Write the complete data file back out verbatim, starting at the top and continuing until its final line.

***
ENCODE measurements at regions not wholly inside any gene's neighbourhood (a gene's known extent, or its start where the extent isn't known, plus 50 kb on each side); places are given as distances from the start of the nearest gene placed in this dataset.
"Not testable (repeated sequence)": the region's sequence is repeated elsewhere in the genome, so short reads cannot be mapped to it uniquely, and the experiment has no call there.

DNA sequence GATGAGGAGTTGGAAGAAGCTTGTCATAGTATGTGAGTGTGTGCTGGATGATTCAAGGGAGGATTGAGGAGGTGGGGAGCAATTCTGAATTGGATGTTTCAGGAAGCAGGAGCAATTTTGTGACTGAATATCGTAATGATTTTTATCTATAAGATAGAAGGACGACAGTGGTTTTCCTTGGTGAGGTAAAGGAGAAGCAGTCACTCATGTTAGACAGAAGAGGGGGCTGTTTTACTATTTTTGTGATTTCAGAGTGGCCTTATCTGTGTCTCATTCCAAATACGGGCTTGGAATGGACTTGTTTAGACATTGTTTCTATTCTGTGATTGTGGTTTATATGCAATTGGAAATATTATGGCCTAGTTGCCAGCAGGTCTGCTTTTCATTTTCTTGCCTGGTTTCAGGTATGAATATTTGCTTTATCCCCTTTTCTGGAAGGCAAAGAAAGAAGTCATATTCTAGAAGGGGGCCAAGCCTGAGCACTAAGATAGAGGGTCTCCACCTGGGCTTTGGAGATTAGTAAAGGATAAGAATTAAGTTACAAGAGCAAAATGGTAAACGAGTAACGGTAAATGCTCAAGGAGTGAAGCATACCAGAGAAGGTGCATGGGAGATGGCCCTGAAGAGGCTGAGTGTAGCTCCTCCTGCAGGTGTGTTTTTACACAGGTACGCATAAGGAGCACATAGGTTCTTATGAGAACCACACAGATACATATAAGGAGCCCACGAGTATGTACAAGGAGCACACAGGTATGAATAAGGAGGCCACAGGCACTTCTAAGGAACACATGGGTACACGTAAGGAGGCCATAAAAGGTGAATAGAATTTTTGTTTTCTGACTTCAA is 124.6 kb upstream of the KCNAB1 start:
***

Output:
ENCODE measurements at regions not wholly inside any gene's neighbourhood (a gene's known extent, or its start where the extent isn't known, plus 50 kb on each side); places are given as distances from the start of the nearest gene placed in this dataset.
"Not testable (repeated sequence)": the region's sequence is repeated elsewhere in the genome, so short reads cannot be mapped to it uniquely, and the experiment has no call there.

DNA sequence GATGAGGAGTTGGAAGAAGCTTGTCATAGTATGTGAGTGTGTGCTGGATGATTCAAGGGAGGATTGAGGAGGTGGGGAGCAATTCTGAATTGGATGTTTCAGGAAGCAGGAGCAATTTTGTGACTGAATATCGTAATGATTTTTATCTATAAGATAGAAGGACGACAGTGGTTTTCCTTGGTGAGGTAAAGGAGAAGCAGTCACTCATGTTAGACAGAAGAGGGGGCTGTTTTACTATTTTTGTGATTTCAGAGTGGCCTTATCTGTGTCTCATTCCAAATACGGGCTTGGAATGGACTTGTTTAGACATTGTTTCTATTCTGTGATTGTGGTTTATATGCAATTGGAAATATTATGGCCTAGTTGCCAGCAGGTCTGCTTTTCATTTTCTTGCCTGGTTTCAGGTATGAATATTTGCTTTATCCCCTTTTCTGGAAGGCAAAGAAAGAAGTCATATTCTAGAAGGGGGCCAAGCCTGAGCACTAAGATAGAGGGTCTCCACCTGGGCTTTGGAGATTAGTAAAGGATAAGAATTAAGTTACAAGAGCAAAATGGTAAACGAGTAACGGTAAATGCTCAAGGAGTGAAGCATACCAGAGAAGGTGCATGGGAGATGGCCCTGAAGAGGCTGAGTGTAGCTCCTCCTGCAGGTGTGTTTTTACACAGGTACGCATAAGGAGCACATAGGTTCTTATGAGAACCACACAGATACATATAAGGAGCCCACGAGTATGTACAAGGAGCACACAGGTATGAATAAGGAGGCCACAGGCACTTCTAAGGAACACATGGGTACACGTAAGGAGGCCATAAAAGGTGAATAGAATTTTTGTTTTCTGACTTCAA is 124.6 kb upstream of the KCNAB1 start: